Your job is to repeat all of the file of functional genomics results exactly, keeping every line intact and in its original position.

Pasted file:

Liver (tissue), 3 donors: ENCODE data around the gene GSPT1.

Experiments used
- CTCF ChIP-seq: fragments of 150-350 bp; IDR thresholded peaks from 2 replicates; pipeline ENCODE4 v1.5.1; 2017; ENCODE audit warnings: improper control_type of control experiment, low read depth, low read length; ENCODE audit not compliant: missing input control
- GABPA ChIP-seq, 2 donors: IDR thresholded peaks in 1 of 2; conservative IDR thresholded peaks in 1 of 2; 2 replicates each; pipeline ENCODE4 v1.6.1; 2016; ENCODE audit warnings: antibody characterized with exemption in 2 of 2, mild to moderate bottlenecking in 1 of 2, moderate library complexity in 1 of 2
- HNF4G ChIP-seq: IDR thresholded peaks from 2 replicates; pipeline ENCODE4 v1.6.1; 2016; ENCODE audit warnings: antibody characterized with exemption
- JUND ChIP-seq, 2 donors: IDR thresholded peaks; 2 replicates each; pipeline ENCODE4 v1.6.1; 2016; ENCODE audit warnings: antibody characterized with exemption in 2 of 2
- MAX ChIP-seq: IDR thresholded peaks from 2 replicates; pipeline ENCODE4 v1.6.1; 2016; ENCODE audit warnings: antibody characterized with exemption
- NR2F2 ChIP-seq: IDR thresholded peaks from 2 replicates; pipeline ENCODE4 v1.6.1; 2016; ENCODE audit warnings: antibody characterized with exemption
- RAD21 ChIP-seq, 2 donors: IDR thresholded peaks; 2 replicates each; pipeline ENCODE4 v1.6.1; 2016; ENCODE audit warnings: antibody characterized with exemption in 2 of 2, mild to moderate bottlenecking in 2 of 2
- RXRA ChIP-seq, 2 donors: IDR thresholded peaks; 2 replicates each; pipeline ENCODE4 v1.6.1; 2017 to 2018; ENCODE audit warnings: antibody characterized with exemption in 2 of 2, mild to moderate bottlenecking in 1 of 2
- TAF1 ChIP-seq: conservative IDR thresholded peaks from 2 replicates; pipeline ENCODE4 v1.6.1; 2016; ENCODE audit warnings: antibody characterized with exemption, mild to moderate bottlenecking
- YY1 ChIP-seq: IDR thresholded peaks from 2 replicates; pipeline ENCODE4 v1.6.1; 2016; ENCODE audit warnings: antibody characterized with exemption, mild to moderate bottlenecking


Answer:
Liver (tissue), 3 donors: ENCODE data around the gene GSPT1.

Experiments used
- CTCF ChIP-seq: fragments of 150-350 bp; IDR thresholded peaks from 2 replicates; pipeline ENCODE4 v1.5.1; 2017; ENCODE audit warnings: improper control_type of control experiment, low read depth, low read length; ENCODE audit not compliant: missing input control
- GABPA ChIP-seq, 2 donors: IDR thresholded peaks in 1 of 2; conservative IDR thresholded peaks in 1 of 2; 2 replicates each; pipeline ENCODE4 v1.6.1; 2016; ENCODE audit warnings: antibody characterized with exemption in 2 of 2, mild to moderate bottlenecking in 1 of 2, moderate library complexity in 1 of 2
- HNF4G ChIP-seq: IDR thresholded peaks from 2 replicates; pipeline ENCODE4 v1.6.1; 2016; ENCODE audit warnings: antibody characterized with exemption
- JUND ChIP-seq, 2 donors: IDR thresholded peaks; 2 replicates each; pipeline ENCODE4 v1.6.1; 2016; ENCODE audit warnings: antibody characterized with exemption in 2 of 2
- MAX ChIP-seq: IDR thresholded peaks from 2 replicates; pipeline ENCODE4 v1.6.1; 2016; ENCODE audit warnings: antibody characterized with exemption
- NR2F2 ChIP-seq: IDR thresholded peaks from 2 replicates; pipeline ENCODE4 v1.6.1; 2016; ENCODE audit warnings: antibody characterized with exemption
- RAD21 ChIP-seq, 2 donors: IDR thresholded peaks; 2 replicates each; pipeline ENCODE4 v1.6.1; 2016; ENCODE audit warnings: antibody characterized with exemption in 2 of 2, mild to moderate bottlenecking in 2 of 2
- RXRA ChIP-seq, 2 donors: IDR thresholded peaks; 2 replicates each; pipeline ENCODE4 v1.6.1; 2017 to 2018; ENCODE audit warnings: antibody characterized with exemption in 2 of 2, mild to moderate bottlenecking in 1 of 2
- TAF1 ChIP-seq: conservative IDR thresholded peaks from 2 replicates; pipeline ENCODE4 v1.6.1; 2016; ENCODE audit warnings: antibody characterized with exemption, mild to moderate bottlenecking
- YY1 ChIP-seq: IDR thresholded peaks from 2 replicates; pipeline ENCODE4 v1.6.1; 2016; ENCODE audit warnings: antibody characterized with exemption, mild to moderate bottlenecking